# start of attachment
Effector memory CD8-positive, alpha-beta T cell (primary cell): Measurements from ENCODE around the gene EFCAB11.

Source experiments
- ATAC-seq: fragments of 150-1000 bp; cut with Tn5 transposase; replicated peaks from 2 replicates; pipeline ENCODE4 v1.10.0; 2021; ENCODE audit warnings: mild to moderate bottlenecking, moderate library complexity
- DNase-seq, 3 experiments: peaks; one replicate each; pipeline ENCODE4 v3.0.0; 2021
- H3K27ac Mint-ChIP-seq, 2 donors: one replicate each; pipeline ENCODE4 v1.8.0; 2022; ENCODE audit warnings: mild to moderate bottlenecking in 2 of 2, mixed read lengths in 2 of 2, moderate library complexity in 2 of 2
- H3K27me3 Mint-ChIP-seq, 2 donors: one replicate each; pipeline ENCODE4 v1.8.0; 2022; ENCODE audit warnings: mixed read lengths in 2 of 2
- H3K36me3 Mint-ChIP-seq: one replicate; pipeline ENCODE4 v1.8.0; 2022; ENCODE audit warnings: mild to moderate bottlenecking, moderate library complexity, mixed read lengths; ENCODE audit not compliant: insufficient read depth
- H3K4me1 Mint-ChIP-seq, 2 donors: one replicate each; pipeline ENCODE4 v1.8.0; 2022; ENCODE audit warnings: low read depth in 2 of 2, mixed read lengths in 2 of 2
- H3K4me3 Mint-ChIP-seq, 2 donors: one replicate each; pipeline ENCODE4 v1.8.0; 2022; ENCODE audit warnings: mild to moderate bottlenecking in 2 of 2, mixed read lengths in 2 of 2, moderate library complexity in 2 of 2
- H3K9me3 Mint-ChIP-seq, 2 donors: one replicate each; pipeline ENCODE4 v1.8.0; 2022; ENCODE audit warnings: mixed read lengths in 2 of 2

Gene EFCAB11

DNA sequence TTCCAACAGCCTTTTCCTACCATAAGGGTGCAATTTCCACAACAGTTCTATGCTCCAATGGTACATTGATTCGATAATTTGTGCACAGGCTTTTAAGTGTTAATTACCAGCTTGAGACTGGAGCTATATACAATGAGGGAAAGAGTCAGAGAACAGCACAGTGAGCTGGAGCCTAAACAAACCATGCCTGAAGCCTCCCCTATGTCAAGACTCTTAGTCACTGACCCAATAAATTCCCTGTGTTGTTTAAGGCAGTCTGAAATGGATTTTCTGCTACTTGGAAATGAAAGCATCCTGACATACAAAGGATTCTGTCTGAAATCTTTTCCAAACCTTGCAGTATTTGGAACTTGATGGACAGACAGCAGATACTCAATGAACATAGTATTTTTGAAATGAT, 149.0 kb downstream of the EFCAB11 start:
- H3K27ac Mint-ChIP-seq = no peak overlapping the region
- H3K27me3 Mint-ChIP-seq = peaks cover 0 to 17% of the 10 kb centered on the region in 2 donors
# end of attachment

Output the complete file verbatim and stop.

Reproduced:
Effector memory CD8-positive, alpha-beta T cell (primary cell): Measurements from ENCODE around the gene EFCAB11.

Source experiments
- ATAC-seq: fragments of 150-1000 bp; cut with Tn5 transposase; replicated peaks from 2 replicates; pipeline ENCODE4 v1.10.0; 2021; ENCODE audit warnings: mild to moderate bottlenecking, moderate library complexity
- DNase-seq, 3 experiments: peaks; one replicate each; pipeline ENCODE4 v3.0.0; 2021
- H3K27ac Mint-ChIP-seq, 2 donors: one replicate each; pipeline ENCODE4 v1.8.0; 2022; ENCODE audit warnings: mild to moderate bottlenecking in 2 of 2, mixed read lengths in 2 of 2, moderate library complexity in 2 of 2
- H3K27me3 Mint-ChIP-seq, 2 donors: one replicate each; pipeline ENCODE4 v1.8.0; 2022; ENCODE audit warnings: mixed read lengths in 2 of 2
- H3K36me3 Mint-ChIP-seq: one replicate; pipeline ENCODE4 v1.8.0; 2022; ENCODE audit warnings: mild to moderate bottlenecking, moderate library complexity, mixed read lengths; ENCODE audit not compliant: insufficient read depth
- H3K4me1 Mint-ChIP-seq, 2 donors: one replicate each; pipeline ENCODE4 v1.8.0; 2022; ENCODE audit warnings: low read depth in 2 of 2, mixed read lengths in 2 of 2
- H3K4me3 Mint-ChIP-seq, 2 donors: one replicate each; pipeline ENCODE4 v1.8.0; 2022; ENCODE audit warnings: mild to moderate bottlenecking in 2 of 2, mixed read lengths in 2 of 2, moderate library complexity in 2 of 2
- H3K9me3 Mint-ChIP-seq, 2 donors: one replicate each; pipeline ENCODE4 v1.8.0; 2022; ENCODE audit warnings: mixed read lengths in 2 of 2

Gene EFCAB11

DNA sequence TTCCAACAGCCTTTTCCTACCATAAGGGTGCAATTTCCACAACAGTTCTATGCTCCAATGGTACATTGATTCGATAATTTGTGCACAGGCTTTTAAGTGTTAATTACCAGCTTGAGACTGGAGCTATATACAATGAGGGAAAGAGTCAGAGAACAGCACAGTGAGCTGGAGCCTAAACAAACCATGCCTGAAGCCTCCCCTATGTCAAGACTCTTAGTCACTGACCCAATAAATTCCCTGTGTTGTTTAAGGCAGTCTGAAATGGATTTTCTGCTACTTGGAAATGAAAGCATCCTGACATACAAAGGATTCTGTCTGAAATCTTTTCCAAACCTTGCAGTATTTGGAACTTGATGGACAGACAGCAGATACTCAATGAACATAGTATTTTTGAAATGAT, 149.0 kb downstream of the EFCAB11 start:
- H3K27ac Mint-ChIP-seq = no peak overlapping the region
- H3K27me3 Mint-ChIP-seq = peaks cover 0 to 17% of the 10 kb centered on the region in 2 donors